hit clone owner-name/project-name

hit hopπŸ”—

When you want to start working on a new issue, you usually want to make sure you’re using the latest version of your project. As a git user you may use the following commands:

git checkout main
git pull --rebase --prune

With hit you can just:

hit hop

hit issueπŸ”—

Now you need to decide which issue you want to work on. You can use the hit issue command to see the full list of all open issues. After choosing the number of the issue, let’s say 42, call hit issue 42 to see the details of that issue.

hit newπŸ”—

Start your work in a new branch. According to our workflow, branch names should have the following form:


With git you can create a branch using the following command:

git checkout -b my-login/42-short-desc

hit allows you to accomplish this task in an easier manner:

hit new 42

It uses the issue title to generate a short description.

hit statusπŸ”—

Before commiting your changes, you may want to inspect short stats about your work. With git you usually call the following command:

git status

However, the same hit command produces better output:

hit status
hit status example

hit diffπŸ”—

If you want to see detailed diff of your changes, use hit diff command. If you have diff-hightlight installed then hit diff outputs much nicer diffs.

hit commitπŸ”—

After finishing your work on that issue, you need to commit your changes. With git you would do the following:

git add .
git commit -m "[#42] Implement my feature

Resolves #42"

With hit you need only to specify the text of the commit to get the same result:

hit commit "Implement my feature"

or even simplier:

hit commit

And the commit name would be the title of the corresponding issue at GitHub (if you are currently in the branch named as described above).

Note that you don’t need to keep in mind the current issue number. However, if you want to refresh the context about the issue, use the hit current command.

hit pushπŸ”—

After committing your changes locally, you need to push them to the remote repository. It’s usually a good practice to push only the current branch.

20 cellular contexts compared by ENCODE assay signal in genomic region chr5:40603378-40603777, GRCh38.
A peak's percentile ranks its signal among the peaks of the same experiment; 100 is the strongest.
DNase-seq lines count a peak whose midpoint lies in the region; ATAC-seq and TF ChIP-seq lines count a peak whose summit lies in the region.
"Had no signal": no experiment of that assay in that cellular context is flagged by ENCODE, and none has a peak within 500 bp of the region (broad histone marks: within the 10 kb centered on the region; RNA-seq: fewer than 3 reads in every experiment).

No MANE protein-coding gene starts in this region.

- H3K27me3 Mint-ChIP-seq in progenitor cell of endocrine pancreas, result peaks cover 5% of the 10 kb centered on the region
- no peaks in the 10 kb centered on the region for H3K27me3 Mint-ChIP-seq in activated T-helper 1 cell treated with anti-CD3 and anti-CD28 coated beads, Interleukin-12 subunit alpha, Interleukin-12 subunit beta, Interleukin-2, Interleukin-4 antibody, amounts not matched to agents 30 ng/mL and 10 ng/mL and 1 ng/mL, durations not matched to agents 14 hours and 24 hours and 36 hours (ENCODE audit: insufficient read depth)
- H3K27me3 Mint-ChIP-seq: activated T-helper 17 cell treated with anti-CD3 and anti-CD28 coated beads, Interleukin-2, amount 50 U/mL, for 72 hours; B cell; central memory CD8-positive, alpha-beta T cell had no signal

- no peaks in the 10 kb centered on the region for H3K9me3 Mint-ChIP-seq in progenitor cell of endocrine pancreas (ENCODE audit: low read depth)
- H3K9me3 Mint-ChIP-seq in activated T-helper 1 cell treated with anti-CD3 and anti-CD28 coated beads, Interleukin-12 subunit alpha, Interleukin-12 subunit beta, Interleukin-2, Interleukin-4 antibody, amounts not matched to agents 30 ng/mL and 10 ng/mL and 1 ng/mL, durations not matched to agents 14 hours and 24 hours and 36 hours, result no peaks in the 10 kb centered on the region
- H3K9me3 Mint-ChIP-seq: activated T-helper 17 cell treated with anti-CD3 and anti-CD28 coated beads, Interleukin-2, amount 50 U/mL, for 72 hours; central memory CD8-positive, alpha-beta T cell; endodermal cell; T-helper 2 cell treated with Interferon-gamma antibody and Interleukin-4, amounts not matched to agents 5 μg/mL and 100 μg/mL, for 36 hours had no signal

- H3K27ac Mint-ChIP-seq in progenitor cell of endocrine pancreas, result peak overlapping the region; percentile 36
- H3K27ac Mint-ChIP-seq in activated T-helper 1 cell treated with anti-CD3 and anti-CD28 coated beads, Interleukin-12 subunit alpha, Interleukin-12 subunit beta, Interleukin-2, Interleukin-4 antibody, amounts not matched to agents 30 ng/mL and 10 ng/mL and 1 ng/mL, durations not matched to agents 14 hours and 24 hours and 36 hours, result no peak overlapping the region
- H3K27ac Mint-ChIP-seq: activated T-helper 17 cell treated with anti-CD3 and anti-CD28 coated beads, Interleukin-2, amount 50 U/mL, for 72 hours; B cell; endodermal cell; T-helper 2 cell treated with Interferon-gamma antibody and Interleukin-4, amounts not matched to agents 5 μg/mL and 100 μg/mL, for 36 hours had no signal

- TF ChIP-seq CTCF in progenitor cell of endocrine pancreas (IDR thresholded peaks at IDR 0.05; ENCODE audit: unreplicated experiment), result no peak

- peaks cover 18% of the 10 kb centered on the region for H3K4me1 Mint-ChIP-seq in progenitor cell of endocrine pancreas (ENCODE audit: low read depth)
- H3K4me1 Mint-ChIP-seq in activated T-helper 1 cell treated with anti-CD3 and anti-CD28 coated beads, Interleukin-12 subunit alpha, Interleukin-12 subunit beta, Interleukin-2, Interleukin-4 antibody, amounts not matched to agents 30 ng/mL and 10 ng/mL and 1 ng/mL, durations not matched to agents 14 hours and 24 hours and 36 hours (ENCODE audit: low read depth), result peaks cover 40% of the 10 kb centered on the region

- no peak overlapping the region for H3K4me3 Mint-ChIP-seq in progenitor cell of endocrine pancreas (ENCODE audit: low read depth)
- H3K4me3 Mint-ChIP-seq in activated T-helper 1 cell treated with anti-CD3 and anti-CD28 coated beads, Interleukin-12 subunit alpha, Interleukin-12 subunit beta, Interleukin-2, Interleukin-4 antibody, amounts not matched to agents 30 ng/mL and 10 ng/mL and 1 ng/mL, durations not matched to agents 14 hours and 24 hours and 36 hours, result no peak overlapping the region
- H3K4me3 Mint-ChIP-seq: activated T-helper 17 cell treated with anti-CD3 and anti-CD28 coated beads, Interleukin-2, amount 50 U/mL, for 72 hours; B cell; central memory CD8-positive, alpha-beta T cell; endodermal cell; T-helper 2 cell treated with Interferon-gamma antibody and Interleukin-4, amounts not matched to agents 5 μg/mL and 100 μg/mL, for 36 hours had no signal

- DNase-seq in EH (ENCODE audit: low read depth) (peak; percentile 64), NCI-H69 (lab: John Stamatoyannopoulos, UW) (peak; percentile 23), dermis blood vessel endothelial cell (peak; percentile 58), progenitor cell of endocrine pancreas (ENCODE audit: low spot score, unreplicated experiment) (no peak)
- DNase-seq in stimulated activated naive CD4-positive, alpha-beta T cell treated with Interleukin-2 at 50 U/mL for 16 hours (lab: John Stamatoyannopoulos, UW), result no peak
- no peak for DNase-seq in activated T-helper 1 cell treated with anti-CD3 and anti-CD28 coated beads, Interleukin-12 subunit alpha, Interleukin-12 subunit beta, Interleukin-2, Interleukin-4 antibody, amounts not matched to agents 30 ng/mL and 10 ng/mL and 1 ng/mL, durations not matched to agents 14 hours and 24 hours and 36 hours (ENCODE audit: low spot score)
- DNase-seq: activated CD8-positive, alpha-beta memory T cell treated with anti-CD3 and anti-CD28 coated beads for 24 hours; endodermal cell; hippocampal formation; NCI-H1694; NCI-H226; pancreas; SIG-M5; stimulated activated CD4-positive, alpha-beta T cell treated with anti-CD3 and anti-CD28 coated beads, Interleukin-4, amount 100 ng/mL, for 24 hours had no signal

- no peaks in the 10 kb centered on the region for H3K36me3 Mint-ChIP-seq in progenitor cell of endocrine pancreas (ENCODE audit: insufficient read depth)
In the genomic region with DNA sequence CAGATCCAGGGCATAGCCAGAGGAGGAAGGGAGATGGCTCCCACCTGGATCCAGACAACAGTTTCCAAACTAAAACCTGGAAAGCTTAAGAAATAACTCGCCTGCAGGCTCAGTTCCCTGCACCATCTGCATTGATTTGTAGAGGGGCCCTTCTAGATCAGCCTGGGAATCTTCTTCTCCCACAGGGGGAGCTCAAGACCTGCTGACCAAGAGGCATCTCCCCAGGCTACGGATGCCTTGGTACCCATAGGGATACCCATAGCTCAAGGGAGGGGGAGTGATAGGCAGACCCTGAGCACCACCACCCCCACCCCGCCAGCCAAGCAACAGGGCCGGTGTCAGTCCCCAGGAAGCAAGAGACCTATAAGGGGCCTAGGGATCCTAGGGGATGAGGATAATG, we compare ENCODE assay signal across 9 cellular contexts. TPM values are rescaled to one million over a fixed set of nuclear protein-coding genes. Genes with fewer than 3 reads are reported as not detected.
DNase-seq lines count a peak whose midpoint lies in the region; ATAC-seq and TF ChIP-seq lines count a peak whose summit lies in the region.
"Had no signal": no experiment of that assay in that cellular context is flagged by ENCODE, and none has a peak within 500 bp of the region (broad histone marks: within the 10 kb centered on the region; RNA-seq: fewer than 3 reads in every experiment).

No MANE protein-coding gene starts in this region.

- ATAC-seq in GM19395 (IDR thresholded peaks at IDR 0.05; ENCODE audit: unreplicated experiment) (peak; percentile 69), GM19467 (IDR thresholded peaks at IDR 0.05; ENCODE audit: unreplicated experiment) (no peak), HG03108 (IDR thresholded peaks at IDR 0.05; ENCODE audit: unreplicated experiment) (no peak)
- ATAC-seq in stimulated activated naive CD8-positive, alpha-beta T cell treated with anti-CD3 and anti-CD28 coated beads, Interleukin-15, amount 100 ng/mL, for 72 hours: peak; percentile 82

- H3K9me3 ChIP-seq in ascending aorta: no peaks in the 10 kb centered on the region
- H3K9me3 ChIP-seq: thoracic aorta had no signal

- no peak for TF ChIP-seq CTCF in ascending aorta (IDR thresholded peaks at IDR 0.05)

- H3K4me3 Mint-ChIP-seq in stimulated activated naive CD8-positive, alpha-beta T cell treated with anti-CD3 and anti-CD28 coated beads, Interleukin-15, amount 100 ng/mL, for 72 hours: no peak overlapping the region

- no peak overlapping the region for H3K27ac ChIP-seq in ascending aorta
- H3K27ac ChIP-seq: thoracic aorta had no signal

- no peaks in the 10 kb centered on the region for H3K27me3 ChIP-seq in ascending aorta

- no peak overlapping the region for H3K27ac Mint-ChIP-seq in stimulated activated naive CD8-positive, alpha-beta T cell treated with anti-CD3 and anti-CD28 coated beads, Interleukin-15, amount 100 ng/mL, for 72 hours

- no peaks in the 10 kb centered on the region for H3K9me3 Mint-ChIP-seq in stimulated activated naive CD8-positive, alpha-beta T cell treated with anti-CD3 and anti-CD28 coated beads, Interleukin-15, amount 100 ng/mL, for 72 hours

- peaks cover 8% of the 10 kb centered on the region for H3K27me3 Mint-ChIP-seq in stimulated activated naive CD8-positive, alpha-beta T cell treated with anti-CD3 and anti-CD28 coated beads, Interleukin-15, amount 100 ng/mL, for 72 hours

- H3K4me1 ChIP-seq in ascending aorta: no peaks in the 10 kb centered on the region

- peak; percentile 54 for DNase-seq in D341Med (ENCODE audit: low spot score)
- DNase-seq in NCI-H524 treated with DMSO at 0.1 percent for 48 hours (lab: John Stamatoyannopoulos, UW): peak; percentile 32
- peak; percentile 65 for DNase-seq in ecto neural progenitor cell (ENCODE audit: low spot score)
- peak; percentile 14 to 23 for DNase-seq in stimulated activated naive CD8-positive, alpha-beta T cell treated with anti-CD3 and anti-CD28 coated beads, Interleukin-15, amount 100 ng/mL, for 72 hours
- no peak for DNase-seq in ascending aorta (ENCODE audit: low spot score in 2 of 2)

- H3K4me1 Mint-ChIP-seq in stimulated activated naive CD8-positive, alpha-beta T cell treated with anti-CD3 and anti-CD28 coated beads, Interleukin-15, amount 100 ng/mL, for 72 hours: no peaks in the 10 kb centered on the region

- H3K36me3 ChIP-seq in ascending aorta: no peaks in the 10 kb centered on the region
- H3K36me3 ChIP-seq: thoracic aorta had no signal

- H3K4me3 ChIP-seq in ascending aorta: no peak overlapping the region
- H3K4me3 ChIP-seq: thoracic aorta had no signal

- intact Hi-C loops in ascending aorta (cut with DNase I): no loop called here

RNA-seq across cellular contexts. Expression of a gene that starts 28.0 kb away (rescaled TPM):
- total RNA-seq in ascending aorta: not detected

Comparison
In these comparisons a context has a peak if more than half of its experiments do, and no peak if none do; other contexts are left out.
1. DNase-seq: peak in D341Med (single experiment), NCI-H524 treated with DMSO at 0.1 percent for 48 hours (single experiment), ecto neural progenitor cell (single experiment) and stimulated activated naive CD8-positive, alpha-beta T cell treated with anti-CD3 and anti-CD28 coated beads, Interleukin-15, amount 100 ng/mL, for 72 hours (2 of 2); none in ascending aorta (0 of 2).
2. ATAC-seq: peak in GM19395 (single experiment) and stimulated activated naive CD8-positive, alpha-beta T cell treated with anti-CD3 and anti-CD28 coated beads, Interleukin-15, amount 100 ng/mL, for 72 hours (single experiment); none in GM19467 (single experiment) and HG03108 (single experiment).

The git command for this is a little bit verbose:

git push -u origin my-login/42-short-desc

hit allows you to save several keystrokes:

hit push

Note: hit push command can be combined with the hit commit command using -p|push flag in the latter command.

hit commit --push

hit syncπŸ”—

After opening the pull request, some of the reviewers suggested changes that you applied as commits to the remote branch via GitHub interface. Now you need to sync your local branch with the remote one.

With git you can do the following:

git pull --rebase origin my-login/42-short-desc

However, with hit you can just:

hit sync

hit freshπŸ”—

While you were waiting for the second round of reviews, another pull request was merged to the main branch. Now you need to apply the new main changes to your local branch.

With git you can do the following:

git fetch origin main
git rebase origin/main

Again, with hit you can do better:

hit fresh

hit fixπŸ”—

Now you need to make changes to your work locally according to the code review and push them to the remote repository.

git requires from you to do several steps to accomplish this simple task:

git add .
git commit -m "Fix after review"
git push origin my-login/42-short-desc

hit helps you with this as well:

hit fix

hit amendπŸ”—

Oops, you’ve just realised that you have made a typo in your work! So you fixed the typo. But now you want to update the remote branch without creating a new unnecessary commit.

With git you can do the following:

git commit -a --amend --no-edit
git push origin my-login/42-short-desc --force

With hit you can simply:

hit amend

hit resolveπŸ”—

Hooray, your PR just got merged! It’s time to clean your local repository and start working on a new issue!

With git you would do the following:

git checkout main
git pull --rebase --prune
git branch -D my-login/42-short-desc

With hit you can finish your work faster:

hit resolve

hit logπŸ”—

Hooray, your PR just got merged! It’s time to clean your local repository and start working on a new issue!

With git you would do the following:

git log --oneline --decorate [COMMIT_HASH]

With hit you can finish your work faster:

hit log [COMMIT_HASH]


If you see

$ hit hop
fatal: ambiguous argument 'origin/HEAD': unknown revision or path not in the working tree.
Use '--' to separate paths from revisions, like this:
'git <command> [<revision>...] -- [<file>...]'
hit: readCreateProcess: git "rev-parse" "--abbrev-ref" "origin/HEAD" (exit 128): failed

then you can run

$ git remote set-head origin -a

to synchronise with the remote, fetch and set origin/HEAD locally.


Icons made by Freepik from www.flaticon.com is licensed by CC 3.0 BY.